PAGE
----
According to historical reports, an earthquake struck Lisbon at 9:40 a.m. on All Saints’ Day of 1755, destroying large parts of the city. It is said to have lasted three to six minutes and to have torn cracks in the ground several meters wide. With a magnitude of about 8.5 to 9 on the Richter scale, nothing was able to withstand the natural disaster. Severe fires broke out all over Lisbon and numerous buildings collapsed. The earthquake was so strong that cities on the coast of Morocco suffered damage and the Caribbean islands were hit by waves up to four meters high.
Survivors of the earthquake fled to take shelter in the port, which was supposed to offer them safety. But that proved to be a mistake, as about 40 minutes after the end of the quake, a tsunami hit the city, sweeping even more people to their deaths. Although the water also served to put out the fires, countless buildings were unable to resist the force of the flood and collapsed.
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To this day, it is not certain how many people lost their lives in this disaster, but it is estimated that about 30,000 to 100,000 of the 275,000 inhabitants in the greater Lisbon area were killed. 75 percent of all buildings were destroyed, including libraries, royal palaces, the opera house and churches, as well as the city’s cathedral. One area of Lisbon, however, was spared and this fact would raise many questions in the further course of history.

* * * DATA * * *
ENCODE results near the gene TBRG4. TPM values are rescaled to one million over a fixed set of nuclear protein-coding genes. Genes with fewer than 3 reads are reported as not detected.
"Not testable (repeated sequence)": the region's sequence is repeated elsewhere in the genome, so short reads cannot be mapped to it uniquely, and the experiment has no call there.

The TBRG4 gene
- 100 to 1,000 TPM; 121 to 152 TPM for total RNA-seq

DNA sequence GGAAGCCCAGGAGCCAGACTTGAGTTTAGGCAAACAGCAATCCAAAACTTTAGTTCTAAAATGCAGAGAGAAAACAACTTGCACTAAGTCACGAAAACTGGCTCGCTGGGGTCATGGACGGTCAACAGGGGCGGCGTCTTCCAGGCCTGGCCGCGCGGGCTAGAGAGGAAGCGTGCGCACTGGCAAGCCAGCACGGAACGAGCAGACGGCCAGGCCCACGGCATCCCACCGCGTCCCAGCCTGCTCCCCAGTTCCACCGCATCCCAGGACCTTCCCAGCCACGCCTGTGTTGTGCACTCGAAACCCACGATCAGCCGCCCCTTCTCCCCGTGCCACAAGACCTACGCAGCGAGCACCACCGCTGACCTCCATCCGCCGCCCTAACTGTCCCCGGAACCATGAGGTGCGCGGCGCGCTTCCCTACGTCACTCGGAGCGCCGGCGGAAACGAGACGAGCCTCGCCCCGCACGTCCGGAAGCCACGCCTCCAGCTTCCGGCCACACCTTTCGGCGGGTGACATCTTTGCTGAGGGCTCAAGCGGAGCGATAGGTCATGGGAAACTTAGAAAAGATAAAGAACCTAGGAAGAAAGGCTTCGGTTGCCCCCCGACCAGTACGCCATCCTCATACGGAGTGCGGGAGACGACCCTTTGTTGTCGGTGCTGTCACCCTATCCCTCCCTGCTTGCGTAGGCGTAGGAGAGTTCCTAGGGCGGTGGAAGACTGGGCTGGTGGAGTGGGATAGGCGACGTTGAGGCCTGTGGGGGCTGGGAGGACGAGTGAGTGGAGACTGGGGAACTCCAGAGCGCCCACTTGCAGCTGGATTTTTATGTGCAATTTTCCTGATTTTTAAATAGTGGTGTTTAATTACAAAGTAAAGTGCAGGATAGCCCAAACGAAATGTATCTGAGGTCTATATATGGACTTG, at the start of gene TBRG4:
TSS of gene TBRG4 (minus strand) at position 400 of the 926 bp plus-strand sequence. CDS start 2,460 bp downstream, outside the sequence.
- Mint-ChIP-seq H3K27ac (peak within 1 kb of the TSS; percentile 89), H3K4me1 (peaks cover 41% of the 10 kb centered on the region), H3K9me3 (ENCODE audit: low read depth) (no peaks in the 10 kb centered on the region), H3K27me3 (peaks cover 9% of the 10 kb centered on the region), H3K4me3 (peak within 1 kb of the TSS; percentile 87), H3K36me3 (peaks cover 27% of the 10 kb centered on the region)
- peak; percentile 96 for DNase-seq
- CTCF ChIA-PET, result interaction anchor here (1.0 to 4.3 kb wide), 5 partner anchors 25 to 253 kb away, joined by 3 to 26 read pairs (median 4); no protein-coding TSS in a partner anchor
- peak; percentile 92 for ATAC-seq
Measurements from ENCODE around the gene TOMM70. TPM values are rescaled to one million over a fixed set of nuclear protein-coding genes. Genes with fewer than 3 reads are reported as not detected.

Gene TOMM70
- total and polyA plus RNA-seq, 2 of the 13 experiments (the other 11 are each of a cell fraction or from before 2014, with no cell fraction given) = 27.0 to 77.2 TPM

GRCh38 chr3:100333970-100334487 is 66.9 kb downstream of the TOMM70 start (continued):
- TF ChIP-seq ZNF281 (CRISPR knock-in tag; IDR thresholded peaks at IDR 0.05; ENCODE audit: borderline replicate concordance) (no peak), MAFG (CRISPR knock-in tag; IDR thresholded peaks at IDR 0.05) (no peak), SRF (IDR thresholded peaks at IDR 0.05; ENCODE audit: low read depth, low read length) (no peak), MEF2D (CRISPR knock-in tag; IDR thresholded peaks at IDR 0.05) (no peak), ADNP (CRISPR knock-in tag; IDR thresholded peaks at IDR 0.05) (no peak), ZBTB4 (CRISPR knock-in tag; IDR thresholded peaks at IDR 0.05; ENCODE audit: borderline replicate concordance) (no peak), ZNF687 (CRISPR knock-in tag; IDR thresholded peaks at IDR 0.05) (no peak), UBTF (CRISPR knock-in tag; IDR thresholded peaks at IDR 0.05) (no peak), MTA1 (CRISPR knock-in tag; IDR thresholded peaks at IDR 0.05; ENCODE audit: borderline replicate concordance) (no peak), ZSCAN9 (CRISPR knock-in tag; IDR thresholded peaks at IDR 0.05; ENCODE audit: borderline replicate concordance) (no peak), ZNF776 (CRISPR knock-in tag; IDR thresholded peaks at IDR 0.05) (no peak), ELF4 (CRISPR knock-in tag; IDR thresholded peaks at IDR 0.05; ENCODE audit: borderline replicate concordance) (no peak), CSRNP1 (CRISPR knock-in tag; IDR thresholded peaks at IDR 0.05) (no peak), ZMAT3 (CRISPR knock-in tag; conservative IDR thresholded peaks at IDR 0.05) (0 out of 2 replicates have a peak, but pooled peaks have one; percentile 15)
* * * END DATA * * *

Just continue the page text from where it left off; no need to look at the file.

What kind of god could allow that?
Unlike most parts of Lisbon, the city’s red-light district was largely spared from the earthquake. To date, scientists have not been able to explain exactly why this happened, but the most plausible assumption suggests that the sediment layers under Lisbon’s red-light district had a different texture than the ground inside the city, making the brothels more resilient.
For philosophers and theologians, however, this circumstance led to many critical questions. Not only the populace, but also well-known literary figures such as Goethe or Kant began to ask themselves how an almighty God could allow such a thing to happen. Lisbon was the capital of a strictly Catholic country, All Saints’ Day was a high Christian holiday and yet the most important Christian buildings were destroyed in one fell swoop, while the brothels and drinking halls were spared. It was the beginning of a new theological and philosophical orientation in which people began to doubt God’s existence.